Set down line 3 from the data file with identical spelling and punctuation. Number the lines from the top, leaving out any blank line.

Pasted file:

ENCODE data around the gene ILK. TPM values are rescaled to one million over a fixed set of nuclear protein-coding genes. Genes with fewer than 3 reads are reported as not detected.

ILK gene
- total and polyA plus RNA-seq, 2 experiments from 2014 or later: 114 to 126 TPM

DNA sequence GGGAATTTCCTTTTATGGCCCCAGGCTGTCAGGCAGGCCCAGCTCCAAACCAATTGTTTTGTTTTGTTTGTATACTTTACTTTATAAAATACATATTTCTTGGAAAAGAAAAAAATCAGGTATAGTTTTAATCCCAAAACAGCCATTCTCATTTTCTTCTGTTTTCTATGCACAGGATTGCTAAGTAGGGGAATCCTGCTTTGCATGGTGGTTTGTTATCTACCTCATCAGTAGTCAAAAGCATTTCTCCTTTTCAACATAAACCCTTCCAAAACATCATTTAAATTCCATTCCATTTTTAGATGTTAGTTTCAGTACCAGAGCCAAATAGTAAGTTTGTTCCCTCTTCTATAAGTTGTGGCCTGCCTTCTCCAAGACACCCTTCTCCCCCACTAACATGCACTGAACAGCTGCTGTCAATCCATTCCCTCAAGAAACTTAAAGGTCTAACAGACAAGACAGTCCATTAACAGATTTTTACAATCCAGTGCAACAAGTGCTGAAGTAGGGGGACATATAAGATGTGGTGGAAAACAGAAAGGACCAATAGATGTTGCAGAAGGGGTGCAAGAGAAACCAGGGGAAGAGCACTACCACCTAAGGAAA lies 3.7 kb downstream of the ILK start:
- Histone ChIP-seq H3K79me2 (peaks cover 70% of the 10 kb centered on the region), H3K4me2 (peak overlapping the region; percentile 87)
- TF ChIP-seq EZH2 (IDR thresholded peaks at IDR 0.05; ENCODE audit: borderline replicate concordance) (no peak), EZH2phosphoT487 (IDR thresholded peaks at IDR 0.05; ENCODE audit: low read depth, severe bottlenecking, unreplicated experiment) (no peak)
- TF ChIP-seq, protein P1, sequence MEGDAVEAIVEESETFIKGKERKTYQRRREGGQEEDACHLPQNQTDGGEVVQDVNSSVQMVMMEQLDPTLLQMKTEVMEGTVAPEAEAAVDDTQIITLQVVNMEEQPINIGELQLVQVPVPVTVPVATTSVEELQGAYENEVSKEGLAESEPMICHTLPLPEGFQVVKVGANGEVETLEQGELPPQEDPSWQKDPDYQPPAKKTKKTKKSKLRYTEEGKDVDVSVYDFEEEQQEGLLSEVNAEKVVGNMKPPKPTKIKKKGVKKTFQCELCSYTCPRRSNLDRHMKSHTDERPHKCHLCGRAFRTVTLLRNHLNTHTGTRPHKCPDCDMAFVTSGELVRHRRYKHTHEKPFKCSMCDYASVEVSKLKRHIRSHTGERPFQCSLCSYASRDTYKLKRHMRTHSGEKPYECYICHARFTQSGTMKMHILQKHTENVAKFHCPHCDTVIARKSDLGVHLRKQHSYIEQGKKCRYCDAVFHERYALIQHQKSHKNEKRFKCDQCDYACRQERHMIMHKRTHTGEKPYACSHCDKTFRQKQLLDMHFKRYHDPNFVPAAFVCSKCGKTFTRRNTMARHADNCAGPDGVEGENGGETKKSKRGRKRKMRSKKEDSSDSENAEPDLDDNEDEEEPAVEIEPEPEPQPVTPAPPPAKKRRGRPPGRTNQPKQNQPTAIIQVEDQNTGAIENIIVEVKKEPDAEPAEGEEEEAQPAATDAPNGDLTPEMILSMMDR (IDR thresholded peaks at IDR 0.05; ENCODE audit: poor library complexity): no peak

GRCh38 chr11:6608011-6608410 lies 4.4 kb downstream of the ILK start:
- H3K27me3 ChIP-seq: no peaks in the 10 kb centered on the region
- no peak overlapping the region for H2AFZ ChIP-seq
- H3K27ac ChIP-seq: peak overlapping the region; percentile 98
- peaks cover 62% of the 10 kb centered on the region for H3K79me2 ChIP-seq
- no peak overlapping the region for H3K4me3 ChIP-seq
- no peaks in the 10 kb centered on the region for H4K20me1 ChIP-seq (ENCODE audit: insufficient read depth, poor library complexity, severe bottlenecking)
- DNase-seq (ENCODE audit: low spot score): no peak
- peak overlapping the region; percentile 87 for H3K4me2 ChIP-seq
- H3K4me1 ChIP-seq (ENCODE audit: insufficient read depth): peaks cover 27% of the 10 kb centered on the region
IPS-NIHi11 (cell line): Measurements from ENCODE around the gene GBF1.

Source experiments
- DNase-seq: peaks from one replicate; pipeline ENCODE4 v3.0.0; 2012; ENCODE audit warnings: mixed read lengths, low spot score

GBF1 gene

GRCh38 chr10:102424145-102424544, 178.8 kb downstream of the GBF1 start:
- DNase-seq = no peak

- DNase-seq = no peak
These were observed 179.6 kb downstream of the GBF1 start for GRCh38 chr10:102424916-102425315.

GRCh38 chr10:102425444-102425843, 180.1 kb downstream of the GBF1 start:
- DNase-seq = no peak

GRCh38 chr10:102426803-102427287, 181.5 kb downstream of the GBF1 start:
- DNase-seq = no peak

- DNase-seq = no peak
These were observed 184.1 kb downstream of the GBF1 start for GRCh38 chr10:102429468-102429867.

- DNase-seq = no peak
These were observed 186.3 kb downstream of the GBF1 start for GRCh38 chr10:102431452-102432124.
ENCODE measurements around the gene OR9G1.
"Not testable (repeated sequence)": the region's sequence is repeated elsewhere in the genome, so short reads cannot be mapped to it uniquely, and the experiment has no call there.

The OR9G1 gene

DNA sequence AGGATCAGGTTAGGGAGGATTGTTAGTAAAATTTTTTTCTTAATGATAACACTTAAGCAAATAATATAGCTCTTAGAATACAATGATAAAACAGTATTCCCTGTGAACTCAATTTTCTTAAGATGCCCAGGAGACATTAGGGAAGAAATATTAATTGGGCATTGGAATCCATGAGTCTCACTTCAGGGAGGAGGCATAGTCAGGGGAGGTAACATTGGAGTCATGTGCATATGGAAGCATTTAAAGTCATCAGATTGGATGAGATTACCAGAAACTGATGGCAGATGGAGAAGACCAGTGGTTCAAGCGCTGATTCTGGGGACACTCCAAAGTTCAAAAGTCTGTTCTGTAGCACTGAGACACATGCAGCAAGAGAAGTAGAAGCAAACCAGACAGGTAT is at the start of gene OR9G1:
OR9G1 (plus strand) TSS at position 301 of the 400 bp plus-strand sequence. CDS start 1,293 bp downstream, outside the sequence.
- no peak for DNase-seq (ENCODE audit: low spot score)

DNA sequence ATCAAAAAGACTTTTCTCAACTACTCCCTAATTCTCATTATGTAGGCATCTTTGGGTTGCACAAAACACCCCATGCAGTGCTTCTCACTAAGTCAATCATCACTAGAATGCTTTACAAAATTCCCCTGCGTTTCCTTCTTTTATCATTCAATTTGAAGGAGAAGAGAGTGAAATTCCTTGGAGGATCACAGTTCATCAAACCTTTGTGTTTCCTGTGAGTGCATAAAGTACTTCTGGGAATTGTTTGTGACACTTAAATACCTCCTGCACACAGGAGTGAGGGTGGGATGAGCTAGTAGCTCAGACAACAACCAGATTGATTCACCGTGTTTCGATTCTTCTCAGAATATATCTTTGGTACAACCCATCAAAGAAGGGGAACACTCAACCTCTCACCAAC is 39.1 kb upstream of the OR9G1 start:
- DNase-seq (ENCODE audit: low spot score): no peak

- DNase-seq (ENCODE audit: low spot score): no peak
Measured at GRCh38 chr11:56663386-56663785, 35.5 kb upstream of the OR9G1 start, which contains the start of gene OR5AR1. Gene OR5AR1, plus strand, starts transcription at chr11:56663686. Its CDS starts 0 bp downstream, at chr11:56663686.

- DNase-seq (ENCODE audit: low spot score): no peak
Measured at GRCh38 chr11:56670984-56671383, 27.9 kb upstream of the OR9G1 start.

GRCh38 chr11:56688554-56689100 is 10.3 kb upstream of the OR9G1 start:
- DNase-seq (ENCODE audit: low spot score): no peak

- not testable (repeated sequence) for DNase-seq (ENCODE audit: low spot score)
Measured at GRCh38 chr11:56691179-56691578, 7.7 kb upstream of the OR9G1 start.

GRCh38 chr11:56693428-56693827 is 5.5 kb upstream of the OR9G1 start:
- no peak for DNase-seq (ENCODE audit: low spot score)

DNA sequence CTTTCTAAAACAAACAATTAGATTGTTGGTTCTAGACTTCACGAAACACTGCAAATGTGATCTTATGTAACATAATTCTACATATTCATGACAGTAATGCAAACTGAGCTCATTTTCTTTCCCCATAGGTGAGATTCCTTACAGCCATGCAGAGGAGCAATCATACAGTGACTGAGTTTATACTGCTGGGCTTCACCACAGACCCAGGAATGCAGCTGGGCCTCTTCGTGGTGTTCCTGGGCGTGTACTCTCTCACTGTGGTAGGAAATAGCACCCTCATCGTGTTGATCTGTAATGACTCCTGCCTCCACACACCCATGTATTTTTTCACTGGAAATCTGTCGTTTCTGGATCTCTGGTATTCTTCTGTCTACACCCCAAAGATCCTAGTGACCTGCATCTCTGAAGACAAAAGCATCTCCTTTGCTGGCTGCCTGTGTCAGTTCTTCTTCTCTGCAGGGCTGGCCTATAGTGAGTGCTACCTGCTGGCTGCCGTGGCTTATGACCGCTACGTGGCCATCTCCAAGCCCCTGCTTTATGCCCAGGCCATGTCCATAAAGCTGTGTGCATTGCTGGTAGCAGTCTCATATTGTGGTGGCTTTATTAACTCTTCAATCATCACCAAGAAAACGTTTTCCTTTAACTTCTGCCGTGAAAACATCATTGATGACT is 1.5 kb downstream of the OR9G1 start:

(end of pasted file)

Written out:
- total and polyA plus RNA-seq, 2 experiments from 2014 or later: 114 to 126 TPM